PhD defended at:
In this Ph.D. thesis, I trace the history of the relationship between inscriptions and the workings of power in early India. I contend that a study of inscriptions is key to a history of expressions and practices of power in early India. Between the third and eighth centuries CE, inscriptional records of gifts by ruling elites increasingly assumed an identifiable form and format. This thesis focuses on the period ca. 200-700 CE on polities in the Deccan, especially on the inscriptions of ruling lineages that D.C. Sircar referred to as the “successors of the Sātavāhanas,” particularly the Ikṣvākus, Vākāṭakas, early Kadambas, and Pallavas. The ideations and practices of power of these ruling lineages owed much to their political predecessor in the Deccan, the Sātavāhana dynasty. Using Middle Indo-Aryan and Sanskrit inscriptions of the Ikṣvāku, Vākāṭaka, early Kadamba, and Pallava dynasties as illustrations, I suggest that transformations in inscriptional forms and discourses came together to articulate supra-regional visions and practices of power in the Deccan between the third and eighth centuries CE.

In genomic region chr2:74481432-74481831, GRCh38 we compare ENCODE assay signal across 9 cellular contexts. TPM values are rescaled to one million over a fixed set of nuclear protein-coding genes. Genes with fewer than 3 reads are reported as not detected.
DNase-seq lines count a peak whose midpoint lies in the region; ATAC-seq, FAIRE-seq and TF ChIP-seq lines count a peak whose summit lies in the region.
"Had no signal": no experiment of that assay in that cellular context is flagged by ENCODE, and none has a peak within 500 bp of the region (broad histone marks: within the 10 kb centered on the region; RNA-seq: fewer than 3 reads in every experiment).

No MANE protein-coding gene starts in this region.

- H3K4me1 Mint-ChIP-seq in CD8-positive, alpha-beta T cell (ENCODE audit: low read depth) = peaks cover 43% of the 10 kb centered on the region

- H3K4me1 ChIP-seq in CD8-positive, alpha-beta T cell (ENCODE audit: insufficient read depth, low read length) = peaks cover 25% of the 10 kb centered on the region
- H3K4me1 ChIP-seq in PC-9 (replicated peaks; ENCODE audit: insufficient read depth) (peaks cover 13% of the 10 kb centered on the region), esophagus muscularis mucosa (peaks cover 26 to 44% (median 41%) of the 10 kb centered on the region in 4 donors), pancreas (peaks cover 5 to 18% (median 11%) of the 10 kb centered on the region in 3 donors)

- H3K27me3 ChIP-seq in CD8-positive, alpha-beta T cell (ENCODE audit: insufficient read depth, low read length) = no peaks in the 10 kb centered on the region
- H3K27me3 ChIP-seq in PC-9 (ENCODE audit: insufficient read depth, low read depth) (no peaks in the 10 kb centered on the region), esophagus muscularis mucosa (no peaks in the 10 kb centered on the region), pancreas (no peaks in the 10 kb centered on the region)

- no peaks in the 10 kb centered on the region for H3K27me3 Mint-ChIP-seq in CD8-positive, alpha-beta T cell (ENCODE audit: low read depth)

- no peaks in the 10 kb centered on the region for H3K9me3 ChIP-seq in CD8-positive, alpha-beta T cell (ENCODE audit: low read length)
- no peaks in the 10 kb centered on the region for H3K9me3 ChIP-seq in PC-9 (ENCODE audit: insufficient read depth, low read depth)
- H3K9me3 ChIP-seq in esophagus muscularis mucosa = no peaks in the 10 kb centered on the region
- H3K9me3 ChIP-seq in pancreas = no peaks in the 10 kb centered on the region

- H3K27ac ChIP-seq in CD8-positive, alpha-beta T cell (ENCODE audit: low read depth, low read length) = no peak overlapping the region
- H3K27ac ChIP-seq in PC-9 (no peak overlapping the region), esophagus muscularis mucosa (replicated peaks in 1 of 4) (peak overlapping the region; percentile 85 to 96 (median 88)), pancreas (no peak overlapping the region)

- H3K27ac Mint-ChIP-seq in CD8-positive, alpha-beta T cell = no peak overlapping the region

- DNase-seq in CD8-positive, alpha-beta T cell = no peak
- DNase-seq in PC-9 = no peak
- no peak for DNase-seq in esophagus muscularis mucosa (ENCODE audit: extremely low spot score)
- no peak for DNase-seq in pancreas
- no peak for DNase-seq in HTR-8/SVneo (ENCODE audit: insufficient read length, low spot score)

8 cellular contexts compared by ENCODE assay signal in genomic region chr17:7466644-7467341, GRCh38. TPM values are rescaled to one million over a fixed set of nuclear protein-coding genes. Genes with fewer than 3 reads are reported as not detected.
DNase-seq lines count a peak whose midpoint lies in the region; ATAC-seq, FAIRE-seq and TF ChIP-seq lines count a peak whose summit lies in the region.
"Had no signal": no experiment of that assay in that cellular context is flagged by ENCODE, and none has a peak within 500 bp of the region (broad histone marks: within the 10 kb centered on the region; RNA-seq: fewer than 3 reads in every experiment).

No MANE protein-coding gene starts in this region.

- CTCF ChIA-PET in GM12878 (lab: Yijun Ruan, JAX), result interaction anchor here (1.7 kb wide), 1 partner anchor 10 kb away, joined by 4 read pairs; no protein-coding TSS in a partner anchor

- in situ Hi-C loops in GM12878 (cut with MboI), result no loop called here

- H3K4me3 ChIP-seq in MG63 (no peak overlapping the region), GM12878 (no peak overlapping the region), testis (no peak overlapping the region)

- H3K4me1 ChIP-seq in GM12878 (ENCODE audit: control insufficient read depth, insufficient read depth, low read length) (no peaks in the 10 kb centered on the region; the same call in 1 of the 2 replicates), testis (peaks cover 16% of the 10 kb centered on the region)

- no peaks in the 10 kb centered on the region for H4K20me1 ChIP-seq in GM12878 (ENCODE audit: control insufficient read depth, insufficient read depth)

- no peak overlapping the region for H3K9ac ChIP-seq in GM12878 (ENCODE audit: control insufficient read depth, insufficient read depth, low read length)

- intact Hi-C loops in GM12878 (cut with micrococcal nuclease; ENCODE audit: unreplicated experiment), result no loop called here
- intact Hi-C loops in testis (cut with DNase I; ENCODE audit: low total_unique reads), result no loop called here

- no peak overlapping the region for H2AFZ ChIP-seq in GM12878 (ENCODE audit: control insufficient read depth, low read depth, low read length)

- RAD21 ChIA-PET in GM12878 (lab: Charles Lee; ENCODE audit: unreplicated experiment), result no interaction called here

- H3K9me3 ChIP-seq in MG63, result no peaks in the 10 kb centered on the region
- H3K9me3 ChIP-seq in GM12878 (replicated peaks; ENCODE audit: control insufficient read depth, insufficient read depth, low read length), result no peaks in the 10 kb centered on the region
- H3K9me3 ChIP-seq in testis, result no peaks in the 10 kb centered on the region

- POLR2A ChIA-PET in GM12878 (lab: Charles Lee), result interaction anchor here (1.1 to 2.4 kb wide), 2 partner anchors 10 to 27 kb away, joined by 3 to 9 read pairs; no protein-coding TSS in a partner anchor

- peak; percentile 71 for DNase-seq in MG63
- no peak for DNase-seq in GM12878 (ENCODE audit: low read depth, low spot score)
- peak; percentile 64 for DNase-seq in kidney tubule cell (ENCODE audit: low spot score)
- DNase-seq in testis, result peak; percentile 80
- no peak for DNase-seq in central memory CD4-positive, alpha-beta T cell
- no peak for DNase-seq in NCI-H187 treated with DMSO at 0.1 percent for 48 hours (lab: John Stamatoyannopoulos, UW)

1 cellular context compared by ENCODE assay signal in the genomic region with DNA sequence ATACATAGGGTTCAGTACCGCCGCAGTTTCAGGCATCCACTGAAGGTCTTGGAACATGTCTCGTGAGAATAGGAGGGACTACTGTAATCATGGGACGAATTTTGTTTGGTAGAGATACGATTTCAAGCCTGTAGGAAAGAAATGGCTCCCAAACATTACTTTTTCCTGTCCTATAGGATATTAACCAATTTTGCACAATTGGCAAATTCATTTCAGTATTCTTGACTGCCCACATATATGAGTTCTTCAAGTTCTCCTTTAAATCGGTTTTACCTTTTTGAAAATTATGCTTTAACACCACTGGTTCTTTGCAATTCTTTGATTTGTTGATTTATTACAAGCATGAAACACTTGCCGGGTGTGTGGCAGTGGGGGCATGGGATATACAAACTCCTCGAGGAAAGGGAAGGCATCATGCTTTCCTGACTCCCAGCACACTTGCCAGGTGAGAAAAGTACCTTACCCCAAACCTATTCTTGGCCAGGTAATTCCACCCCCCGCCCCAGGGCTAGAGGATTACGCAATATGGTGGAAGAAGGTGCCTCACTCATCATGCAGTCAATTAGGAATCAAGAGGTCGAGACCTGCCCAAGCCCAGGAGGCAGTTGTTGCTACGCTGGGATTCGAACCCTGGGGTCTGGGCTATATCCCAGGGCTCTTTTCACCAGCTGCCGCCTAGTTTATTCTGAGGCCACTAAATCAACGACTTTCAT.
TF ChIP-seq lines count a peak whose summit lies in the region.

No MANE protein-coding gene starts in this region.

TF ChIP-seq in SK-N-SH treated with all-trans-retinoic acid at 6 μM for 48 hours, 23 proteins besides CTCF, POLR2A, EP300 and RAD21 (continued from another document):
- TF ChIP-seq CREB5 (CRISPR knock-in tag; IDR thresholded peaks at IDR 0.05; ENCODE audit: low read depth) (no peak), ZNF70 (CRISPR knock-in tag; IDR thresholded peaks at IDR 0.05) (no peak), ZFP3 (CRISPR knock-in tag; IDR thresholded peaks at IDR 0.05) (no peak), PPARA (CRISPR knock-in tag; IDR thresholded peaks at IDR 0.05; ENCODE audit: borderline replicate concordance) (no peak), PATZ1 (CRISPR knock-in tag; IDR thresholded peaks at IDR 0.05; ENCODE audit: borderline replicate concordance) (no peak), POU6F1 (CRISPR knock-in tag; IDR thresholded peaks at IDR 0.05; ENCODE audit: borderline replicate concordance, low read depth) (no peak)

I ask: what can we know about expressions and practices of power in early India through a reading of inscriptions that grapples with discursive content along with material forms, processes of production, and reception of epigraphic records? To this end, each chapter is arranged in two parts-the forms and languages of power. By forms of power, I refer to material forms of inscriptions as well as formulae such as invocations, imprecations, exhortations, and auspicious expressions that were reiterated across inscriptions in this period. I also explore the contexts of the production of epigraphic texts, their circulation, and reception. By languages of power, I mean discursive strategies through which power was expressed within inscriptional records. A distinct feature of inscriptional discourse in this period was the delineation of eulogies of ruling elites in the form of genealogies. Eulogistic genealogies expressed claims and imaginations of power through rituals, epithets, titles, and kin-networks. The thesis also demonstrates how networks of descent and marriage emphasized the status not just of individual male rulers but were part of a larger elite political culture in which both women and men participated. Inscriptions represented interests, networks, and visions of power of the polities that produced the records. At the same time epigraphs were also tools through which new relationships and imaginations of power were forged. Thus, inscriptions simultaneously reflected as well as fashioned and reproduced power. Ultimately, this thesis is an attempt at illuminating transformations in cultures and practices of authority, rule, and power in the Deccan region of early India.